I was already quite overwhelmed with switching away from social spending norms that I needed to find a way to make it less of a hassle at the checkout stand fiddling with my money, so I designed, constructed, and began using my wallet! Having all my budgets organized into simple zipped pockets in one place allowed me to organize and handle my money and budgets with ease and confidence.
After two years, my husband and I were able to rid ourselves of debt because we now truly felt and saw the value of a dollar. Throughout that experience, I'd got checkout employees and other customers in line asking me where I bought my wallet and how they could get one. I started making individual sales here and there, but then those people had friends or family that they wanted to pass my information along to, which eventually led to my first Etsy wallet sale on September 2, 2014.
Over the last five and a half years, I've learned that people around the world desire these wallets for more reasons than my intended purpose, and I adore that! I set out to solve the problem of simplifying budgeting, but I also helped solve the problem of organizing currencies for people who are traveling through multiple countries and thrifty shoppers wanting a practical way to divide their coupons.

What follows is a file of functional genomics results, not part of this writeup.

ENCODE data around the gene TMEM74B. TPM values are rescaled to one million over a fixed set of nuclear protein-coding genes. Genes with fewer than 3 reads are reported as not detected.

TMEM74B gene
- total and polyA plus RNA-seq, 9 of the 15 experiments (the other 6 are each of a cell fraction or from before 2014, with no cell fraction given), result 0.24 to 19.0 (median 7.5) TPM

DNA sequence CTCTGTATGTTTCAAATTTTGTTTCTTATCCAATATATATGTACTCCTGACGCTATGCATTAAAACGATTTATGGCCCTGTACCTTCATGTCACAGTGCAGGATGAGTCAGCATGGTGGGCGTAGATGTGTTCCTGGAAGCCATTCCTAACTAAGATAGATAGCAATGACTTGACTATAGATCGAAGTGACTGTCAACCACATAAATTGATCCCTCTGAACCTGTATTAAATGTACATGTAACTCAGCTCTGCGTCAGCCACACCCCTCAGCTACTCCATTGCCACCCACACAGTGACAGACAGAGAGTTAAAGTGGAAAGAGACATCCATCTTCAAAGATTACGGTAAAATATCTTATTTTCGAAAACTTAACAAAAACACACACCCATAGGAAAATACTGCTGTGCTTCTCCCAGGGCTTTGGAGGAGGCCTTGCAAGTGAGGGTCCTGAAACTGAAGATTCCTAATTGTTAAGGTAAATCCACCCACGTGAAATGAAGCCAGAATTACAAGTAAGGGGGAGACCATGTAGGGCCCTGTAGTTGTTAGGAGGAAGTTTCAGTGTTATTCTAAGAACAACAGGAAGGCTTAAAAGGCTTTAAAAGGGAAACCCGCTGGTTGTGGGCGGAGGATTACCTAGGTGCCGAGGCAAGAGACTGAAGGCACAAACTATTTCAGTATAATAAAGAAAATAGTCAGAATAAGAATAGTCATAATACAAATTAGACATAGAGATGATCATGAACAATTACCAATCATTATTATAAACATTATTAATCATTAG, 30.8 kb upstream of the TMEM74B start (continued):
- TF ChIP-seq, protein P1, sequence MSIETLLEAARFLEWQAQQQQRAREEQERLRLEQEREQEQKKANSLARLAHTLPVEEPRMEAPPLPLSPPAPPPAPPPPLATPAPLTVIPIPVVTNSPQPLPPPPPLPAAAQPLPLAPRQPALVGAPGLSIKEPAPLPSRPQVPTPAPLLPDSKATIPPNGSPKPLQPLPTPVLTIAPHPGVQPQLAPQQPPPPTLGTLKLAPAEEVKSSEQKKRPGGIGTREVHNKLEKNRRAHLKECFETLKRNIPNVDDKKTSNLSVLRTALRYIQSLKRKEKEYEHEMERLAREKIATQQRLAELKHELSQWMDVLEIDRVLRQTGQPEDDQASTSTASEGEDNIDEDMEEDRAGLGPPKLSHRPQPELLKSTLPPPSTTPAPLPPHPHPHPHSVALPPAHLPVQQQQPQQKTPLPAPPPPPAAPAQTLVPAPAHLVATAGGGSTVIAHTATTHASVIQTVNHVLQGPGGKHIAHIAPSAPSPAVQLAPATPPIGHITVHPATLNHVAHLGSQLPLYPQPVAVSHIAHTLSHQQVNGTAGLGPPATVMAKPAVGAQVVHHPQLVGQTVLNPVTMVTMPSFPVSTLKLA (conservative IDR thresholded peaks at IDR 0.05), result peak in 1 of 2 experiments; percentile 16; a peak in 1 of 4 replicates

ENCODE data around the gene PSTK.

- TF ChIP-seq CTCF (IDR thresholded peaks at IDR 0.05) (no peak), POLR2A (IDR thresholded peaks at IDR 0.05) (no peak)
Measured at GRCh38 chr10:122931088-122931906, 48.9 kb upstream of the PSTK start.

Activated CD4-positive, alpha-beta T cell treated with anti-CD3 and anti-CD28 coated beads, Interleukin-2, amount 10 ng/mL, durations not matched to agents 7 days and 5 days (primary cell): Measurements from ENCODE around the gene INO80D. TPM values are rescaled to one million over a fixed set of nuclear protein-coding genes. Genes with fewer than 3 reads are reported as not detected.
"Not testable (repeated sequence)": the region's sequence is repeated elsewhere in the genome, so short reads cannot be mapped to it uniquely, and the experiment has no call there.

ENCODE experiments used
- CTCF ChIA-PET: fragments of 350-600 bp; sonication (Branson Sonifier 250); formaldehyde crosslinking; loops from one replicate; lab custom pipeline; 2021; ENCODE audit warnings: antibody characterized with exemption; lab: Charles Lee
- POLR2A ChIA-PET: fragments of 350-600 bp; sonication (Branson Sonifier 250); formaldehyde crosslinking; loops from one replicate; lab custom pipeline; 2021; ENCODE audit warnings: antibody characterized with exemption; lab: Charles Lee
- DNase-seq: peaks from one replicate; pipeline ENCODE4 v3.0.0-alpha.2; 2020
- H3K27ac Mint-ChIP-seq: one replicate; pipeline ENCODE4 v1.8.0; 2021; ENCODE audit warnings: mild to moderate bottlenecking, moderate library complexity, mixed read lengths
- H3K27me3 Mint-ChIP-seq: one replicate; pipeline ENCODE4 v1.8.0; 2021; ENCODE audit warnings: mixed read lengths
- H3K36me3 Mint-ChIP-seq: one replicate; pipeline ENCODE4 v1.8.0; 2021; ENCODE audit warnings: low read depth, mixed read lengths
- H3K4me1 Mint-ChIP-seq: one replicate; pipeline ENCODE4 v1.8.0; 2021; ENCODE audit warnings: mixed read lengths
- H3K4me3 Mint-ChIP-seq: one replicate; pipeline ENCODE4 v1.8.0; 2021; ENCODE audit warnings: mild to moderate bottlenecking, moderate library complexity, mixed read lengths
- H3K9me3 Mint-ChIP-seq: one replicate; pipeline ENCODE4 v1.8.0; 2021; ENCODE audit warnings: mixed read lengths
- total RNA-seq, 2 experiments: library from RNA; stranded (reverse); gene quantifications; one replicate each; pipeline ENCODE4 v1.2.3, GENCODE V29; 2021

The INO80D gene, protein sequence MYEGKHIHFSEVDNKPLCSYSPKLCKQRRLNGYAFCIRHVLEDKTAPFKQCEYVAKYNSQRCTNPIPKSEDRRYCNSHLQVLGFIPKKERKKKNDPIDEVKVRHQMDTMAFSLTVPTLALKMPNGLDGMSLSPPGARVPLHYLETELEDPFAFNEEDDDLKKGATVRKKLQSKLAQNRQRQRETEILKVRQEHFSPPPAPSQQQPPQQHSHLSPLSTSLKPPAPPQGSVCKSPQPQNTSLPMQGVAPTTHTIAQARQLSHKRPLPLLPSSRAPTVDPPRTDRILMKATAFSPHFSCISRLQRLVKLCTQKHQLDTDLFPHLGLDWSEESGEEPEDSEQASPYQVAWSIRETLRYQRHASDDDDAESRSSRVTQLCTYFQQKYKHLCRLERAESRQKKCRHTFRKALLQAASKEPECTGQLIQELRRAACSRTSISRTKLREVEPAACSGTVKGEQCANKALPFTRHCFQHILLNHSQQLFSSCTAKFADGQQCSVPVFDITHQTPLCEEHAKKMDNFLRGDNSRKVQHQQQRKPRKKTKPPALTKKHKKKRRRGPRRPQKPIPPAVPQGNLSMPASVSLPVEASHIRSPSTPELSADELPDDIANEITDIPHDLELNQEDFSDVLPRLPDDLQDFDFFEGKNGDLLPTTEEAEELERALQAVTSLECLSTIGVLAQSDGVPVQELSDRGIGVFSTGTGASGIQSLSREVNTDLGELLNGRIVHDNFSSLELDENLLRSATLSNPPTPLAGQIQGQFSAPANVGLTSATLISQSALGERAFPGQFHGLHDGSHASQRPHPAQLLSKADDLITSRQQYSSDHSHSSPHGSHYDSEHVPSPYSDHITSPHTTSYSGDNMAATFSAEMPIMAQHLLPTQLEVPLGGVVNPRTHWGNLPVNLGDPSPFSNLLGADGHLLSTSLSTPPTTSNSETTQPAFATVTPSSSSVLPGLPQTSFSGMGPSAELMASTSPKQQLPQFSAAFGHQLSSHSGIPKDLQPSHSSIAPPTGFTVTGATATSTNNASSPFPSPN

What I want potential customers to know about my business is that when you buy from Root and Blossom, you're not only supporting a single small business, you're supporting multiple!
It's my business philosophy that there is room for everyone, and the success of my business is because of the other team players in the arena. I also find it beautifully poetic that financial frustrations and burdens led me to a place of financial freedom where I now have the means to donate and support charities more than I was capable of previously! The bigger my business grows, the more I can give, and that's what keeps me in it.